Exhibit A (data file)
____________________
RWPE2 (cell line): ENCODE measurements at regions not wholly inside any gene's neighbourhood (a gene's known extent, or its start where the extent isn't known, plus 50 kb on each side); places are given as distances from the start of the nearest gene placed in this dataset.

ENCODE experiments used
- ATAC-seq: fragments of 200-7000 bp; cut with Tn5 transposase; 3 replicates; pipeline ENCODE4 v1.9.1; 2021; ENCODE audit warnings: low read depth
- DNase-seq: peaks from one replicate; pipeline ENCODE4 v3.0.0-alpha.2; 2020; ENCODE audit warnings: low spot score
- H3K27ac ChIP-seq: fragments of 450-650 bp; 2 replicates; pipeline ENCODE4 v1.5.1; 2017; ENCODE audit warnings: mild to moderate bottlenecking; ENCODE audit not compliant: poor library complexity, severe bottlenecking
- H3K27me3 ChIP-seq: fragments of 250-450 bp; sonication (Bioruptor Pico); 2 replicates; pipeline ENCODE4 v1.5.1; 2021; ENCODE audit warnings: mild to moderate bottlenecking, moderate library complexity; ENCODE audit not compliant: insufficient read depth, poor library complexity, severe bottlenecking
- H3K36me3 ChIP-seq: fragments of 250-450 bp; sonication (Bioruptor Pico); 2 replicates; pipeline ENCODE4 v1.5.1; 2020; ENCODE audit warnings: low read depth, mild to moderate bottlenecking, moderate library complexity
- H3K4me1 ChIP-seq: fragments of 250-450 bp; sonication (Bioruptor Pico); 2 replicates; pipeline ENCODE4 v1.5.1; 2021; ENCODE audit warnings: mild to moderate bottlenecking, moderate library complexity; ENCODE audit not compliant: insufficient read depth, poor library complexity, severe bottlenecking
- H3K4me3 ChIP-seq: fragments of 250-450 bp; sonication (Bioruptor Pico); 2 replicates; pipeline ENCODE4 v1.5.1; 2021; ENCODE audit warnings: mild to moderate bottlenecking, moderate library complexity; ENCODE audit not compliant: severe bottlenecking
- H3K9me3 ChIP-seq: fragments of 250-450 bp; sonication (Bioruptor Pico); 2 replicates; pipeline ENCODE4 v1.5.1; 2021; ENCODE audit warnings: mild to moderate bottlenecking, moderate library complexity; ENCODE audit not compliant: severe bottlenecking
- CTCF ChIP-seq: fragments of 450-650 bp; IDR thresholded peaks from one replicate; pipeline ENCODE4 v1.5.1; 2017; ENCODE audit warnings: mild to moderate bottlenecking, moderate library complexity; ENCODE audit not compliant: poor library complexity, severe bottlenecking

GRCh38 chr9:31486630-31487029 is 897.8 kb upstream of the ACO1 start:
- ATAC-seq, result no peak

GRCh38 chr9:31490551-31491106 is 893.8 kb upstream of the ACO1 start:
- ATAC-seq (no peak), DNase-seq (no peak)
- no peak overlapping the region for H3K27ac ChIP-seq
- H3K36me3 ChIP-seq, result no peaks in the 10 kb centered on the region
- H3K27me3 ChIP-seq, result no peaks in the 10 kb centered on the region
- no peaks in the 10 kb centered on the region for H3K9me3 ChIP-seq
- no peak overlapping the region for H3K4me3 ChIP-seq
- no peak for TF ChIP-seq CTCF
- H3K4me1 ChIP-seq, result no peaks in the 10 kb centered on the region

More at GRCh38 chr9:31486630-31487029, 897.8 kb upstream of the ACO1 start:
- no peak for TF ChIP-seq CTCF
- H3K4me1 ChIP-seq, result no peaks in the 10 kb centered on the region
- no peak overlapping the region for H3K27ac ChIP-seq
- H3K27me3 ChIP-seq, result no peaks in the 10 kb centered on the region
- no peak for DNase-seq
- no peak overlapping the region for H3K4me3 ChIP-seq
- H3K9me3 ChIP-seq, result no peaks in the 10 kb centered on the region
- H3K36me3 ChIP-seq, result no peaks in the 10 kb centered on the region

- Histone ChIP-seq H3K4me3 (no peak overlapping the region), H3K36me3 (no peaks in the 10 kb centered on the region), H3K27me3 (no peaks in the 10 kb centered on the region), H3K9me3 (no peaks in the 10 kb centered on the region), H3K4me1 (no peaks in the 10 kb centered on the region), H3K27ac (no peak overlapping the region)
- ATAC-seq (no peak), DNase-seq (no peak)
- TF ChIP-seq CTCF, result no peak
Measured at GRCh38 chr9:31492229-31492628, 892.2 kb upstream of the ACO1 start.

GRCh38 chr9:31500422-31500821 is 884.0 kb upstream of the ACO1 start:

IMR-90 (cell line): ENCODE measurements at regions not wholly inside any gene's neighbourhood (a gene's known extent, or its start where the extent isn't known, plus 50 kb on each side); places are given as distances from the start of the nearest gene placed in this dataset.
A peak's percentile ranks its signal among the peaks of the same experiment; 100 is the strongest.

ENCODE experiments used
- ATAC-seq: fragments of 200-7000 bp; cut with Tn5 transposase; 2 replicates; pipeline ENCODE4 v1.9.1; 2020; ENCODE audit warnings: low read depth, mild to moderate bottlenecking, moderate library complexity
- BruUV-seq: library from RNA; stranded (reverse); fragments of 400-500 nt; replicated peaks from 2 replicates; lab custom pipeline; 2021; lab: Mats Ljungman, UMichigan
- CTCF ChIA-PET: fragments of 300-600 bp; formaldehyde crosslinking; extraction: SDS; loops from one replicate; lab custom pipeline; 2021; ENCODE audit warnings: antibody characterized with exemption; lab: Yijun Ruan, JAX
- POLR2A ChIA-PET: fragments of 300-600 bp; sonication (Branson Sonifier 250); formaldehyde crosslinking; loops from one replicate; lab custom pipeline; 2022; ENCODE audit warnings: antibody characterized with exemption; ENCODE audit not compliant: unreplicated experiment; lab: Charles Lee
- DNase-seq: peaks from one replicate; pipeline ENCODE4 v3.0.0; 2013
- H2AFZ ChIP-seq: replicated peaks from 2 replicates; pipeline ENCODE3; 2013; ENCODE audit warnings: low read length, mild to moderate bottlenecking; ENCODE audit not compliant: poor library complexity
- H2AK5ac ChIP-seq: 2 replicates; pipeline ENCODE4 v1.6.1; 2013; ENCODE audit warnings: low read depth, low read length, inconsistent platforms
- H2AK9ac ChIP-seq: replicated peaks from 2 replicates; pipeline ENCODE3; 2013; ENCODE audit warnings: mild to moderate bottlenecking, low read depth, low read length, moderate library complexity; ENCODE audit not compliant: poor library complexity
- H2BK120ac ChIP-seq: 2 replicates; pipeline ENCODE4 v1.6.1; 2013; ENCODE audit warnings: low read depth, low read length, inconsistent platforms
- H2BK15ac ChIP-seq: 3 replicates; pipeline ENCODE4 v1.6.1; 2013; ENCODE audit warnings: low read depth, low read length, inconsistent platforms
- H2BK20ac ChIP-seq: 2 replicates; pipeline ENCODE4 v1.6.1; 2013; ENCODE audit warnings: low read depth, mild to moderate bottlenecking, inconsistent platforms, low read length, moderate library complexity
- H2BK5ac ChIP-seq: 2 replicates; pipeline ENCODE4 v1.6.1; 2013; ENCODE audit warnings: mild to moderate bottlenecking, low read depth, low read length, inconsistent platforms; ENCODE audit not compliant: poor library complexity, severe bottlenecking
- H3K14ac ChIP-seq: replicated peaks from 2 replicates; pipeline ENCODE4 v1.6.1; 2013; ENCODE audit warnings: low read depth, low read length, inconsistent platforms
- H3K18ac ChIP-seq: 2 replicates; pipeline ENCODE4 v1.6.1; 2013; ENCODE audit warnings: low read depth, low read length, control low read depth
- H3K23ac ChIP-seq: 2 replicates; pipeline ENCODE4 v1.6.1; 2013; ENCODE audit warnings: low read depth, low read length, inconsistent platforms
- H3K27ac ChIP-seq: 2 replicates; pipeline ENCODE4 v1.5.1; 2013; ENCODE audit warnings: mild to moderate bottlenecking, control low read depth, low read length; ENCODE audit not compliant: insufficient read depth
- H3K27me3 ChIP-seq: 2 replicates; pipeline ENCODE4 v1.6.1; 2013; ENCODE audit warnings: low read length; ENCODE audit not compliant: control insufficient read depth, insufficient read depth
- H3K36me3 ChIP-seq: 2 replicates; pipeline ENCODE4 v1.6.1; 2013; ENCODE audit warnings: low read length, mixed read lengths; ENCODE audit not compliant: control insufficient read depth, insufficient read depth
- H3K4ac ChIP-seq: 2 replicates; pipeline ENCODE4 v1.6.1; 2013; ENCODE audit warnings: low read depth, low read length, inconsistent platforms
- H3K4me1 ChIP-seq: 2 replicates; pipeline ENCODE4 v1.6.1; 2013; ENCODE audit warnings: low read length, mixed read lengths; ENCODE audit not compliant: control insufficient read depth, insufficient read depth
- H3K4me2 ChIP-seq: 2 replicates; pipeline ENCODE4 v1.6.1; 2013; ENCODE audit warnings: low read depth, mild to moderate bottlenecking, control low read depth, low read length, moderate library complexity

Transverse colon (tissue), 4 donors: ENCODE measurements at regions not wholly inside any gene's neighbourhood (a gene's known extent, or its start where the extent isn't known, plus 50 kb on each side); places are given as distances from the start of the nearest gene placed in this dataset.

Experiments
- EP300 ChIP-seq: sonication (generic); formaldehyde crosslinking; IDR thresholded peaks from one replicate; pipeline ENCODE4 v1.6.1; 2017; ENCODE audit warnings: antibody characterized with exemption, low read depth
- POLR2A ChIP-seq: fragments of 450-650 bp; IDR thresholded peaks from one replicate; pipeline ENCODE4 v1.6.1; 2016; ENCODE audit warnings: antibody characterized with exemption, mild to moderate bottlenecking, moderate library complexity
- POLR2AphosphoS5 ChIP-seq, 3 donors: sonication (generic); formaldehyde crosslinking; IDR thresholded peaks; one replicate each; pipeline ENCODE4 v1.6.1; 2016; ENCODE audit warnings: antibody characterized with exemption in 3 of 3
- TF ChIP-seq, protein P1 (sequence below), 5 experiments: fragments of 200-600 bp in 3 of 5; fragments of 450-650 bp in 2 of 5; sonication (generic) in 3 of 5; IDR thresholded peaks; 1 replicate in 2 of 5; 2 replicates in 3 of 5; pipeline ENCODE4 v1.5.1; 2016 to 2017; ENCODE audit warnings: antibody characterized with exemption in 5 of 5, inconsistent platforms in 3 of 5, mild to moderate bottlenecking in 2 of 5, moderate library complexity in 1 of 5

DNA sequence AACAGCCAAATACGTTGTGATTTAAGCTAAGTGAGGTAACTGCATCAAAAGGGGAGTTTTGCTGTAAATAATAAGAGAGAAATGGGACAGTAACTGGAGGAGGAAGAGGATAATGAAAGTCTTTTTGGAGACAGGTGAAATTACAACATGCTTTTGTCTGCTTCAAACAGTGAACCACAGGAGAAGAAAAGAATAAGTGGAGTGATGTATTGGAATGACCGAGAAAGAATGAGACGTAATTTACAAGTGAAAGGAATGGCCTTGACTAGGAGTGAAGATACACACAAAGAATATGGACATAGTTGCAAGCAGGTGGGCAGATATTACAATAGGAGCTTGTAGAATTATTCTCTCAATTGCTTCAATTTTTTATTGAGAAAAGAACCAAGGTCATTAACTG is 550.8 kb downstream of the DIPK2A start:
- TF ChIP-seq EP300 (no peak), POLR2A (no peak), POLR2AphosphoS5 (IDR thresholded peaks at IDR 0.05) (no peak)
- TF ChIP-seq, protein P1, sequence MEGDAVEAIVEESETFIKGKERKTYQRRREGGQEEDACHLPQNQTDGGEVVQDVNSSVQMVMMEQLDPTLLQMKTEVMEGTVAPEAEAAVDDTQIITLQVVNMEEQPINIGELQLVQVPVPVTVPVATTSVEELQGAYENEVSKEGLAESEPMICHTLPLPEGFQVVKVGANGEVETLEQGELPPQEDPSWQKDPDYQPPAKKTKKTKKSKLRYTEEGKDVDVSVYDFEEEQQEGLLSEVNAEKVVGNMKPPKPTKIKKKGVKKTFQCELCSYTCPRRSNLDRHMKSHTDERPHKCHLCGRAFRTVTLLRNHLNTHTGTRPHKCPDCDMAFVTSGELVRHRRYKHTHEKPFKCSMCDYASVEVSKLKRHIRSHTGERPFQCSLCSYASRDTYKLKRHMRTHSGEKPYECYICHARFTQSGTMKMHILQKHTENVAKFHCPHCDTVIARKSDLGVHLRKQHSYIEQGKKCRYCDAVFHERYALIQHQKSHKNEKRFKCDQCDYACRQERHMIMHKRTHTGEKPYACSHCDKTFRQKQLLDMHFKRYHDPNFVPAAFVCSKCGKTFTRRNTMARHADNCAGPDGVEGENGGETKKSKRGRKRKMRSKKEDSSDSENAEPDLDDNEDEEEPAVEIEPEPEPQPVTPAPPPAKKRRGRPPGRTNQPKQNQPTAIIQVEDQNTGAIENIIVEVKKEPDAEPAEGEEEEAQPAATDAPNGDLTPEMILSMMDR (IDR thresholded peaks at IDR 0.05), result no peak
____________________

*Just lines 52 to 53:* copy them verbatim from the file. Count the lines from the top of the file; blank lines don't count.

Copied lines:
- H3K14ac ChIP-seq: replicated peaks from 2 replicates; pipeline ENCODE4 v1.6.1; 2013; ENCODE audit warnings: low read depth, low read length, inconsistent platforms
- H3K18ac ChIP-seq: 2 replicates; pipeline ENCODE4 v1.6.1; 2013; ENCODE audit warnings: low read depth, low read length, control low read depth